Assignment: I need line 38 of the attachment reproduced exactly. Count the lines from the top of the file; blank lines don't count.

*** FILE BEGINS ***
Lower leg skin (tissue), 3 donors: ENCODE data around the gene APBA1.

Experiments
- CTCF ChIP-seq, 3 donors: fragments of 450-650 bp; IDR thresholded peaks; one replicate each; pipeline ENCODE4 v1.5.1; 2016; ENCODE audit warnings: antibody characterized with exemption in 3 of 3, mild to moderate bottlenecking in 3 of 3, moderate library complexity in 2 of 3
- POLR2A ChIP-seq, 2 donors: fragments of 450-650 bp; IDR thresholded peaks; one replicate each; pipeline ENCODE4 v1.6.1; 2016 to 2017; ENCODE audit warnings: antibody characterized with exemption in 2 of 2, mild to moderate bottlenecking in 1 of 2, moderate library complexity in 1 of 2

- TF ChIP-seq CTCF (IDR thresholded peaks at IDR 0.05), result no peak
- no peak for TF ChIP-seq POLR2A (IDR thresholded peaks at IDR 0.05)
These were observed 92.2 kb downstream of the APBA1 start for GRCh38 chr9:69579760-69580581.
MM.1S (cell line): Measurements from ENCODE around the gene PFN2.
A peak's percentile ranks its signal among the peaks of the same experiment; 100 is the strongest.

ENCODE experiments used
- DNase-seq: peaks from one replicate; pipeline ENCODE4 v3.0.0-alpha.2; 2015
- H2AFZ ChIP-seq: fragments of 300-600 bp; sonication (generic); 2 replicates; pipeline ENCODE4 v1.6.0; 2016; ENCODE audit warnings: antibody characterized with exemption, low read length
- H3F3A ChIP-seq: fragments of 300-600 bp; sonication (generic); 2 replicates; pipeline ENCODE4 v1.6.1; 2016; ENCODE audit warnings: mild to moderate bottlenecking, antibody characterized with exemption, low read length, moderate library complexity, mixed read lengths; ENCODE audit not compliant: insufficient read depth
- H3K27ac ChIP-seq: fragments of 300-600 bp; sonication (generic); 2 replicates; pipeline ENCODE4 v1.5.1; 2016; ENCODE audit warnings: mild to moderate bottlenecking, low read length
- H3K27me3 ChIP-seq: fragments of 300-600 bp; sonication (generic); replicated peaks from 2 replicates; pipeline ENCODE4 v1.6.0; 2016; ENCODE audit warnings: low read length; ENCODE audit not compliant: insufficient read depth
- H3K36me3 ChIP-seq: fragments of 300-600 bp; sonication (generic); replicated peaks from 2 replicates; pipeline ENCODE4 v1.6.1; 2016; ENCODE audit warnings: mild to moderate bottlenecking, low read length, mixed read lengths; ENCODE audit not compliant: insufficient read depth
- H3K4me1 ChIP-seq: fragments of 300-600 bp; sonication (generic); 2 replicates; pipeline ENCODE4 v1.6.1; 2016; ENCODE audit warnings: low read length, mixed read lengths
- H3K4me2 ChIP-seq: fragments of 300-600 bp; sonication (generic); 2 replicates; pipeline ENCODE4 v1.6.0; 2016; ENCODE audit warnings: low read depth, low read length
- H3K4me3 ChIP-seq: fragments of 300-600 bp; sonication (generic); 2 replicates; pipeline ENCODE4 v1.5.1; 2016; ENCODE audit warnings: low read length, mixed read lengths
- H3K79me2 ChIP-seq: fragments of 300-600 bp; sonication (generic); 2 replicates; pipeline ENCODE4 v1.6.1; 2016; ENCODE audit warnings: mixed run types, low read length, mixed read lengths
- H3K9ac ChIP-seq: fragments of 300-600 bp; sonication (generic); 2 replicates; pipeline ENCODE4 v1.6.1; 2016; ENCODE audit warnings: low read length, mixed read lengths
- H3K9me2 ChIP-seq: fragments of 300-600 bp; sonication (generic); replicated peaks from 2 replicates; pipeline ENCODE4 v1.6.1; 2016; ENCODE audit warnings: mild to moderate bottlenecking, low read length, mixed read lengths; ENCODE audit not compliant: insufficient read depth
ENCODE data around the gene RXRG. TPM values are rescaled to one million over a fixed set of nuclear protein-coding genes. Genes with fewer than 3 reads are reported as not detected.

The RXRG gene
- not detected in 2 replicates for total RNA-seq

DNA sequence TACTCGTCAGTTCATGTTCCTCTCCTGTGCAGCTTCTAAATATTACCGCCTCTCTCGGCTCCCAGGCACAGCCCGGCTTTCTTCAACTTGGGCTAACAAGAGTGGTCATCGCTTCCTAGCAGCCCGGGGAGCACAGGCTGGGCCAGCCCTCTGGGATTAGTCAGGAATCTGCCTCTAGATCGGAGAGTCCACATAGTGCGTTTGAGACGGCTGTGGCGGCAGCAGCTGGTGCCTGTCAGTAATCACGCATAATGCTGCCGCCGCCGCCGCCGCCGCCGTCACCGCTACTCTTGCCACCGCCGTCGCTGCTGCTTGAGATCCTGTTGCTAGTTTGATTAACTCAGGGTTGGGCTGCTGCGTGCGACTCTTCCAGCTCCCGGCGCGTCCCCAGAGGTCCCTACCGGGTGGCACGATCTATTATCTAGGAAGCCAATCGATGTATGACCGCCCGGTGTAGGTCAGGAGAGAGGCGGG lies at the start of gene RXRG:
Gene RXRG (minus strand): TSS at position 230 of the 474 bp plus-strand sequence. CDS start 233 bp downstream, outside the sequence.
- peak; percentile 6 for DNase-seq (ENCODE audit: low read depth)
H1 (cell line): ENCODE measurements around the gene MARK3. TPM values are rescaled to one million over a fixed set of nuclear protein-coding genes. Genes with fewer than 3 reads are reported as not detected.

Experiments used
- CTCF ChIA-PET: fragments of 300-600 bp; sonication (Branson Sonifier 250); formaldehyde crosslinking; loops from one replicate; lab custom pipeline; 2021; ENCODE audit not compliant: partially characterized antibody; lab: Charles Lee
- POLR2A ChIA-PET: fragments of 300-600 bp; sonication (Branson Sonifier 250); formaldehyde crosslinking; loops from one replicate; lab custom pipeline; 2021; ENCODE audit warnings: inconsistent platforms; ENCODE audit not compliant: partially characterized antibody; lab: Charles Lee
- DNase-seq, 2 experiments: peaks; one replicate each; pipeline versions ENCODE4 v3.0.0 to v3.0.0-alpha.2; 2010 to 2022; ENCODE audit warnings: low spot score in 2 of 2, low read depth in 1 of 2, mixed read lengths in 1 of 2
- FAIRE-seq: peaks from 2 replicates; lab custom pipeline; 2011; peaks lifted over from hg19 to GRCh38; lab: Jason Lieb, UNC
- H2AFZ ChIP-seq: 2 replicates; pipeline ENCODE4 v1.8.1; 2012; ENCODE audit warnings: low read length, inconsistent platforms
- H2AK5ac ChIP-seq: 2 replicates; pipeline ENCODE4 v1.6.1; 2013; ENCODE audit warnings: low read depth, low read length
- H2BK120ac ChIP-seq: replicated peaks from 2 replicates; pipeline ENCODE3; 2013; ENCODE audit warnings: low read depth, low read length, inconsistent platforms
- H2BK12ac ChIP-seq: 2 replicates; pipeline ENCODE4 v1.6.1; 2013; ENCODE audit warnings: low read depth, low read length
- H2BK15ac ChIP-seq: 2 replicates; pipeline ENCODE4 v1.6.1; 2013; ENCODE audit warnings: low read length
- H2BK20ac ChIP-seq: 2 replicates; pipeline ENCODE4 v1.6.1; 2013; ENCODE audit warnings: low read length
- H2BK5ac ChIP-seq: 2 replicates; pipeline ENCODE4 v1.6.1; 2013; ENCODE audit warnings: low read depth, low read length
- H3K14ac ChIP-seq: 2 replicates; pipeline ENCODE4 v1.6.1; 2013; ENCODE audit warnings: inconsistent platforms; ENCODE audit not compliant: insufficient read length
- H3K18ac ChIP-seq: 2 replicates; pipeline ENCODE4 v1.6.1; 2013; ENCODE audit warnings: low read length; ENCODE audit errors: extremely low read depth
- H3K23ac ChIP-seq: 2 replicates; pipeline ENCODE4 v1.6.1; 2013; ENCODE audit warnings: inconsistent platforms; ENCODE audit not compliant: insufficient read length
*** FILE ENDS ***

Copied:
- H2BK12ac ChIP-seq: 2 replicates; pipeline ENCODE4 v1.6.1; 2013; ENCODE audit warnings: low read depth, low read length